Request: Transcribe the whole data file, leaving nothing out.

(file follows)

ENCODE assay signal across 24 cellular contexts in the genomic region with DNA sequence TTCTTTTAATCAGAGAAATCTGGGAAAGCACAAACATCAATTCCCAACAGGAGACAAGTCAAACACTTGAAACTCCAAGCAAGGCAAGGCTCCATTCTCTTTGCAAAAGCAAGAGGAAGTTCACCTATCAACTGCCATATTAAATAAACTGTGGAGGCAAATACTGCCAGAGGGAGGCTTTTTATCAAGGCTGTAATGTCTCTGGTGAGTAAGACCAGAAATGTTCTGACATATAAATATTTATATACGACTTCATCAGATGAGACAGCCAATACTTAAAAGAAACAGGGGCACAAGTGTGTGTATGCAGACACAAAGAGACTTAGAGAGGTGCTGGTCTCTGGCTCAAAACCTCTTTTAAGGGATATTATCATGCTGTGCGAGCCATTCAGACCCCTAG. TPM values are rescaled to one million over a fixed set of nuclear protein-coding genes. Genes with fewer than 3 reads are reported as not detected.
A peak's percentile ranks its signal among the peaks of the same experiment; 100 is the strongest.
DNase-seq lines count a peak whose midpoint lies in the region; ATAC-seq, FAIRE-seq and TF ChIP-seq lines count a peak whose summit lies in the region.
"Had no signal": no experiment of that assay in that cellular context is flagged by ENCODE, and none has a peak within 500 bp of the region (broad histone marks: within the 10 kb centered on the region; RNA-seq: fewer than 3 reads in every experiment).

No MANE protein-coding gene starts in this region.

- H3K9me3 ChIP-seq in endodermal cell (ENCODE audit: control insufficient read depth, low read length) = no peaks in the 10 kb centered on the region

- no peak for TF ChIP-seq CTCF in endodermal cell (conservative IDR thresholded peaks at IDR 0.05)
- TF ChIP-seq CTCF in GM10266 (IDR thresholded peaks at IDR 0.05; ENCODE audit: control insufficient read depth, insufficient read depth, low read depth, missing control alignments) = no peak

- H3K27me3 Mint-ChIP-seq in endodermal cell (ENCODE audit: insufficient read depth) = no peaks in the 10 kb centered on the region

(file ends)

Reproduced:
ENCODE assay signal across 24 cellular contexts in the genomic region with DNA sequence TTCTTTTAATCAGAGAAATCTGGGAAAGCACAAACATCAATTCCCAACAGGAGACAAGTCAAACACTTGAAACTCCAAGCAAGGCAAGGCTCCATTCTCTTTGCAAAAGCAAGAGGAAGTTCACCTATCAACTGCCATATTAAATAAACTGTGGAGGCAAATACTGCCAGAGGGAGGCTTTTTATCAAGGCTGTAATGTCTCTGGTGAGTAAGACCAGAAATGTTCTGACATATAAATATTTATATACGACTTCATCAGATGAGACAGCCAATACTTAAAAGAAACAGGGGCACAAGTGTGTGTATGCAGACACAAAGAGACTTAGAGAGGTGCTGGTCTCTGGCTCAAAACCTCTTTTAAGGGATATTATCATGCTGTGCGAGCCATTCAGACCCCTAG. TPM values are rescaled to one million over a fixed set of nuclear protein-coding genes. Genes with fewer than 3 reads are reported as not detected.
A peak's percentile ranks its signal among the peaks of the same experiment; 100 is the strongest.
DNase-seq lines count a peak whose midpoint lies in the region; ATAC-seq, FAIRE-seq and TF ChIP-seq lines count a peak whose summit lies in the region.
"Had no signal": no experiment of that assay in that cellular context is flagged by ENCODE, and none has a peak within 500 bp of the region (broad histone marks: within the 10 kb centered on the region; RNA-seq: fewer than 3 reads in every experiment).

No MANE protein-coding gene starts in this region.

- H3K9me3 ChIP-seq in endodermal cell (ENCODE audit: control insufficient read depth, low read length) = no peaks in the 10 kb centered on the region

- no peak for TF ChIP-seq CTCF in endodermal cell (conservative IDR thresholded peaks at IDR 0.05)
- TF ChIP-seq CTCF in GM10266 (IDR thresholded peaks at IDR 0.05; ENCODE audit: control insufficient read depth, insufficient read depth, low read depth, missing control alignments) = no peak

- H3K27me3 Mint-ChIP-seq in endodermal cell (ENCODE audit: insufficient read depth) = no peaks in the 10 kb centered on the region